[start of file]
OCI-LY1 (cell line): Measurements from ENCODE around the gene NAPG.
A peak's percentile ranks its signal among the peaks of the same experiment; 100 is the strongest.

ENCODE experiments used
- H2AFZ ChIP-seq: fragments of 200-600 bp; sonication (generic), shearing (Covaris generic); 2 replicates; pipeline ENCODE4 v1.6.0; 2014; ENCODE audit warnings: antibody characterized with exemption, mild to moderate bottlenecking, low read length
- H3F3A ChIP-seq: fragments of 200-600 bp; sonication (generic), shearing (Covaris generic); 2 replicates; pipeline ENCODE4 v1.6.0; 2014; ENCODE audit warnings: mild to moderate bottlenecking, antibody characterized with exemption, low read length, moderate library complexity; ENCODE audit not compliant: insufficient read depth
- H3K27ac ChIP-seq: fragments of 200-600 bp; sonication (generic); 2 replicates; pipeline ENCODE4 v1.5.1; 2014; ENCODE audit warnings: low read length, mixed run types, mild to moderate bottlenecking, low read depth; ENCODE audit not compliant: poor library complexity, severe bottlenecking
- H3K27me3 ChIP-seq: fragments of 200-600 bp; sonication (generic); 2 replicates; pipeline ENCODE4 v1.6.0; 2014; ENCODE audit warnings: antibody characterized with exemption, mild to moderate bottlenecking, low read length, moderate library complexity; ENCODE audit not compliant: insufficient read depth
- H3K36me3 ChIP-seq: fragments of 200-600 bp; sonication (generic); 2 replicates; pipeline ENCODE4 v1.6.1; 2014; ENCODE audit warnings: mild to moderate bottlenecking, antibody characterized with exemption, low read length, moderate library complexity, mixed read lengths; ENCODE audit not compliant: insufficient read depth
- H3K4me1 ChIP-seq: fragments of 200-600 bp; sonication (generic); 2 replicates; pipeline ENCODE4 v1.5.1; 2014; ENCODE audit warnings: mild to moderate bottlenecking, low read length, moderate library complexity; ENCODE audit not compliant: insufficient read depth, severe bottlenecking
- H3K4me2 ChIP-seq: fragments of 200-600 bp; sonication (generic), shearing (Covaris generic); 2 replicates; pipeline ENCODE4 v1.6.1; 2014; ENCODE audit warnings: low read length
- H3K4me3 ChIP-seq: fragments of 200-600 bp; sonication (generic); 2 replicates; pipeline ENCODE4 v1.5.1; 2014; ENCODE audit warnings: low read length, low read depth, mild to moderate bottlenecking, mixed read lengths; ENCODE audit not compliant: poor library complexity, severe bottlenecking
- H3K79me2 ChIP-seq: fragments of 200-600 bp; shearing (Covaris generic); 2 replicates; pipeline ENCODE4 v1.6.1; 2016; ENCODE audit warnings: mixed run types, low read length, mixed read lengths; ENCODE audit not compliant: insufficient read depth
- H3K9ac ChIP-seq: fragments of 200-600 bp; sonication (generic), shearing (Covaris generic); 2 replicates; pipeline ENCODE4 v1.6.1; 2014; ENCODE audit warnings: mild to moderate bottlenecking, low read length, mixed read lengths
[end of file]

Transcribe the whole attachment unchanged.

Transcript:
OCI-LY1 (cell line): Measurements from ENCODE around the gene NAPG.
A peak's percentile ranks its signal among the peaks of the same experiment; 100 is the strongest.

ENCODE experiments used
- H2AFZ ChIP-seq: fragments of 200-600 bp; sonication (generic), shearing (Covaris generic); 2 replicates; pipeline ENCODE4 v1.6.0; 2014; ENCODE audit warnings: antibody characterized with exemption, mild to moderate bottlenecking, low read length
- H3F3A ChIP-seq: fragments of 200-600 bp; sonication (generic), shearing (Covaris generic); 2 replicates; pipeline ENCODE4 v1.6.0; 2014; ENCODE audit warnings: mild to moderate bottlenecking, antibody characterized with exemption, low read length, moderate library complexity; ENCODE audit not compliant: insufficient read depth
- H3K27ac ChIP-seq: fragments of 200-600 bp; sonication (generic); 2 replicates; pipeline ENCODE4 v1.5.1; 2014; ENCODE audit warnings: low read length, mixed run types, mild to moderate bottlenecking, low read depth; ENCODE audit not compliant: poor library complexity, severe bottlenecking
- H3K27me3 ChIP-seq: fragments of 200-600 bp; sonication (generic); 2 replicates; pipeline ENCODE4 v1.6.0; 2014; ENCODE audit warnings: antibody characterized with exemption, mild to moderate bottlenecking, low read length, moderate library complexity; ENCODE audit not compliant: insufficient read depth
- H3K36me3 ChIP-seq: fragments of 200-600 bp; sonication (generic); 2 replicates; pipeline ENCODE4 v1.6.1; 2014; ENCODE audit warnings: mild to moderate bottlenecking, antibody characterized with exemption, low read length, moderate library complexity, mixed read lengths; ENCODE audit not compliant: insufficient read depth
- H3K4me1 ChIP-seq: fragments of 200-600 bp; sonication (generic); 2 replicates; pipeline ENCODE4 v1.5.1; 2014; ENCODE audit warnings: mild to moderate bottlenecking, low read length, moderate library complexity; ENCODE audit not compliant: insufficient read depth, severe bottlenecking
- H3K4me2 ChIP-seq: fragments of 200-600 bp; sonication (generic), shearing (Covaris generic); 2 replicates; pipeline ENCODE4 v1.6.1; 2014; ENCODE audit warnings: low read length
- H3K4me3 ChIP-seq: fragments of 200-600 bp; sonication (generic); 2 replicates; pipeline ENCODE4 v1.5.1; 2014; ENCODE audit warnings: low read length, low read depth, mild to moderate bottlenecking, mixed read lengths; ENCODE audit not compliant: poor library complexity, severe bottlenecking
- H3K79me2 ChIP-seq: fragments of 200-600 bp; shearing (Covaris generic); 2 replicates; pipeline ENCODE4 v1.6.1; 2016; ENCODE audit warnings: mixed run types, low read length, mixed read lengths; ENCODE audit not compliant: insufficient read depth
- H3K9ac ChIP-seq: fragments of 200-600 bp; sonication (generic), shearing (Covaris generic); 2 replicates; pipeline ENCODE4 v1.6.1; 2014; ENCODE audit warnings: mild to moderate bottlenecking, low read length, mixed read lengths